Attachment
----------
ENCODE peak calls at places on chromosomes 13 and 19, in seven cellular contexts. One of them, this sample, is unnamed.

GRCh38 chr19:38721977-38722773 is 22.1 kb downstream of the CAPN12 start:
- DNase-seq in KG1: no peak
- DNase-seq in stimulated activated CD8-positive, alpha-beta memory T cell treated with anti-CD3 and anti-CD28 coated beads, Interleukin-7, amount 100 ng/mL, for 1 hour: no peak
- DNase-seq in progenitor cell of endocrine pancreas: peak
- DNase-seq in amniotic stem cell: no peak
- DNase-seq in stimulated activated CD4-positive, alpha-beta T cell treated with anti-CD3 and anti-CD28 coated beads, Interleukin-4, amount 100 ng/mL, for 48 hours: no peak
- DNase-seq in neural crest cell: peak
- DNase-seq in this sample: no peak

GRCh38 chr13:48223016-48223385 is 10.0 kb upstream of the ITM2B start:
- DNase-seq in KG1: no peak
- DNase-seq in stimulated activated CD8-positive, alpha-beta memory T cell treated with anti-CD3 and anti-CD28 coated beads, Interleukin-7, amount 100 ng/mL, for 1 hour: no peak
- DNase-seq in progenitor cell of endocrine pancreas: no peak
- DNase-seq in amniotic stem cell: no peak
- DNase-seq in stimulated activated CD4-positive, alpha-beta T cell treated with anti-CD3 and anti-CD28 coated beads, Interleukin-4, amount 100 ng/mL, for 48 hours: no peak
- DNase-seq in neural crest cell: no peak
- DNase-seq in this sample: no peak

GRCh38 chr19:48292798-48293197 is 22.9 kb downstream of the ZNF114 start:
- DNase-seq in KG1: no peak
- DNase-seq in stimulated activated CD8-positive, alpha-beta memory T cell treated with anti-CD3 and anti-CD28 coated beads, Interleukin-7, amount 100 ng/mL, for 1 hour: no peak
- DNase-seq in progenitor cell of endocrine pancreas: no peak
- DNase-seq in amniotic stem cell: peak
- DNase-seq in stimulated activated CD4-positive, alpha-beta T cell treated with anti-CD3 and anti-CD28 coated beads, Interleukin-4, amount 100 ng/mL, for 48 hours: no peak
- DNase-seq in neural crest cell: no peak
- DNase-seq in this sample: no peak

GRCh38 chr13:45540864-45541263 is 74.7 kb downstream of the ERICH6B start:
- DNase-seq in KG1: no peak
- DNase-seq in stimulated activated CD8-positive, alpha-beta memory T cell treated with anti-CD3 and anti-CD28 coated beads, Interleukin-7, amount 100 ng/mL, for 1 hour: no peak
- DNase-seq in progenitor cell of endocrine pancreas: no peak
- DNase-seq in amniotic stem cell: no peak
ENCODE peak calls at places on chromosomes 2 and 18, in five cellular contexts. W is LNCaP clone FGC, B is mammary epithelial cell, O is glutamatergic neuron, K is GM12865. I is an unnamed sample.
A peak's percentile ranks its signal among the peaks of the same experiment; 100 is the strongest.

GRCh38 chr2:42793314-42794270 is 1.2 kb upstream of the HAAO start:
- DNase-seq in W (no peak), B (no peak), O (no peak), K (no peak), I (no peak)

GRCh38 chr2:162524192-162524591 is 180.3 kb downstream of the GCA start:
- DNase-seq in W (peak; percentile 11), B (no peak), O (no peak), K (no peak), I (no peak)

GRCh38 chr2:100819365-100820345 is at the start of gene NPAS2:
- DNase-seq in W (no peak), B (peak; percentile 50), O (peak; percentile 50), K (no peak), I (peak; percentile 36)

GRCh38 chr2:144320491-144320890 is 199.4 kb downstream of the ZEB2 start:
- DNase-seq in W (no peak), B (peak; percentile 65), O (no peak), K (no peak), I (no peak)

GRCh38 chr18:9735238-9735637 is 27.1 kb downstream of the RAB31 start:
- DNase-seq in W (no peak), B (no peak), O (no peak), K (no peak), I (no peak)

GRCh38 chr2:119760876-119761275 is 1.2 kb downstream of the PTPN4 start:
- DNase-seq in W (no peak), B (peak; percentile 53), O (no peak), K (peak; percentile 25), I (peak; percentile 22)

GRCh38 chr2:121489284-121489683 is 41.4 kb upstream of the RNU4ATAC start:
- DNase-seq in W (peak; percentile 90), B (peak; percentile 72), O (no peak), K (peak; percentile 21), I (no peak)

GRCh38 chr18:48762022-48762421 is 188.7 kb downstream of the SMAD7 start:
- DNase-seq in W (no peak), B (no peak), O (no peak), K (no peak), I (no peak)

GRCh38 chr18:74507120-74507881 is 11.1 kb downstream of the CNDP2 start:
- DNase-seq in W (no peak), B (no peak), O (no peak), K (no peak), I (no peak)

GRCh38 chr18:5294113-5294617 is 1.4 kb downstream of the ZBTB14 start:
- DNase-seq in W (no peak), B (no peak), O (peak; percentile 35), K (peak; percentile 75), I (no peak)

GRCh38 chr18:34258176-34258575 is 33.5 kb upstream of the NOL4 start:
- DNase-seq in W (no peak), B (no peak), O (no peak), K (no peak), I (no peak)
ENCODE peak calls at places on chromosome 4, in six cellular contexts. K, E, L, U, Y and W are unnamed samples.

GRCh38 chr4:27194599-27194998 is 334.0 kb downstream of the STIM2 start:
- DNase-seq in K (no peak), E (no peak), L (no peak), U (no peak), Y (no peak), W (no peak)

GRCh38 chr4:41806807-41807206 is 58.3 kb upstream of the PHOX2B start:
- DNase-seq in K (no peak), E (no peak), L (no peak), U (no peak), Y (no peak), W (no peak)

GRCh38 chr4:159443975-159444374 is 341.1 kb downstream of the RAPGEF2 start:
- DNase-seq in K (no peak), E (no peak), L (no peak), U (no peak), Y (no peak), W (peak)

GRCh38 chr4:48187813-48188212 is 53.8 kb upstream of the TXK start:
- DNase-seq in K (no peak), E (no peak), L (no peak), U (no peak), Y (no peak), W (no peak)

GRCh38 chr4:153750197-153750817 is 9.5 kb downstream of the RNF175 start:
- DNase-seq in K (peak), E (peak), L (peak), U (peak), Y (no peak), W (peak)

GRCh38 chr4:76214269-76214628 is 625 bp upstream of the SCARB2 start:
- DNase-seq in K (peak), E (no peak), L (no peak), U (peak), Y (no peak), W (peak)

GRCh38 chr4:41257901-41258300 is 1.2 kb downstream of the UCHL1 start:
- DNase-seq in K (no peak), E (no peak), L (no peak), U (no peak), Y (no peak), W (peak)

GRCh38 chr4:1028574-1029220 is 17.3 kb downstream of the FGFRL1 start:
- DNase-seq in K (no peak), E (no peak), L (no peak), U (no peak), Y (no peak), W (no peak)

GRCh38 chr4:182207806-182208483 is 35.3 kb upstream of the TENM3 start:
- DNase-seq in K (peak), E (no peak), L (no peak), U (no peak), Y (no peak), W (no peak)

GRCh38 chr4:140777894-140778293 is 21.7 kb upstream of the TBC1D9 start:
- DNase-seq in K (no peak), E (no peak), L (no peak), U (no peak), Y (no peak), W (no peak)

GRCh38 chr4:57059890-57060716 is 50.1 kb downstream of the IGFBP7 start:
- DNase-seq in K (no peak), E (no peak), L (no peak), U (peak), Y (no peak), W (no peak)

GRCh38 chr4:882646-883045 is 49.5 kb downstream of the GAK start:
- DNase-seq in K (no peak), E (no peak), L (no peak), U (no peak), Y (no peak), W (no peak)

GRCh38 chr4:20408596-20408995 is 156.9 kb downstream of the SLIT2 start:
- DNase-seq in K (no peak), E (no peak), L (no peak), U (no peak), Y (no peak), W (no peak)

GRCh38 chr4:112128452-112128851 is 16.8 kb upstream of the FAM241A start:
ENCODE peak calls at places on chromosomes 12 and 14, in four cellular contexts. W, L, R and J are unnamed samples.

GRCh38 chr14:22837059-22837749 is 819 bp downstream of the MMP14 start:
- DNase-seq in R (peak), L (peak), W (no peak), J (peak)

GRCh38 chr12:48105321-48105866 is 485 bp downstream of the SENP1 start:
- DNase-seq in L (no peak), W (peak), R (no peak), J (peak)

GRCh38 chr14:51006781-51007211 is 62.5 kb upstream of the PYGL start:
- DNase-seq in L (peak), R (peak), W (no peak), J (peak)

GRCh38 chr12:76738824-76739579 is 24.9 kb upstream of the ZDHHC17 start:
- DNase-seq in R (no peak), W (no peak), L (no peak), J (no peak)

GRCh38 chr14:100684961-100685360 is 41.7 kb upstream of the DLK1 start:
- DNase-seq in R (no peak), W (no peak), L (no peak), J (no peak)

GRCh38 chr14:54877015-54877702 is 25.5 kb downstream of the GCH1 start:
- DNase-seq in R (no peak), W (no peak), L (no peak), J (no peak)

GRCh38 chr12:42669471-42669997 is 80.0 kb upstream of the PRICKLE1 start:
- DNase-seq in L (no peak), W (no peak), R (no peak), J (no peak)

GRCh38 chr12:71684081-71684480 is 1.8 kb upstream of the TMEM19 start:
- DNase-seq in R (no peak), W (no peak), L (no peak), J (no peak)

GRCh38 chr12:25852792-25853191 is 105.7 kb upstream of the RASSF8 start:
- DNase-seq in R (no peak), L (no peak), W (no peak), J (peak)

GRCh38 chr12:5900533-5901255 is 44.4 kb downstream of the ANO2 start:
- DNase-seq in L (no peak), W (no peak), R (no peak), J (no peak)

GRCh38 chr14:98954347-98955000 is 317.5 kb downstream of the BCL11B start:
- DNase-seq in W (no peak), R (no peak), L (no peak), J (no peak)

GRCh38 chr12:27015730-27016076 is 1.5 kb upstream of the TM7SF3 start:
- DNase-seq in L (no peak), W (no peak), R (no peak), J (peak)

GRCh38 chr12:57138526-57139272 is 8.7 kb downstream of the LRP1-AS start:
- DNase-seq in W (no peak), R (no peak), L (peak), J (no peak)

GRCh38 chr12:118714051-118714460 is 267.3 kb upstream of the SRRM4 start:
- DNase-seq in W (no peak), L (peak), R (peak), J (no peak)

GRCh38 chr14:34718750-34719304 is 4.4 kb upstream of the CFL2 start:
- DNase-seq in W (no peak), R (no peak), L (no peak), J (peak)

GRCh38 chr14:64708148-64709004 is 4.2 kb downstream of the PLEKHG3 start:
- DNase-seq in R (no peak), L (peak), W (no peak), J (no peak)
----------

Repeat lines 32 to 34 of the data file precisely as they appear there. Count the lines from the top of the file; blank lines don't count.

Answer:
A peak's percentile ranks its signal among the peaks of the same experiment; 100 is the strongest.

GRCh38 chr2:42793314-42794270 is 1.2 kb upstream of the HAAO start:
- DNase-seq in W (no peak), B (no peak), O (no peak), K (no peak), I (no peak)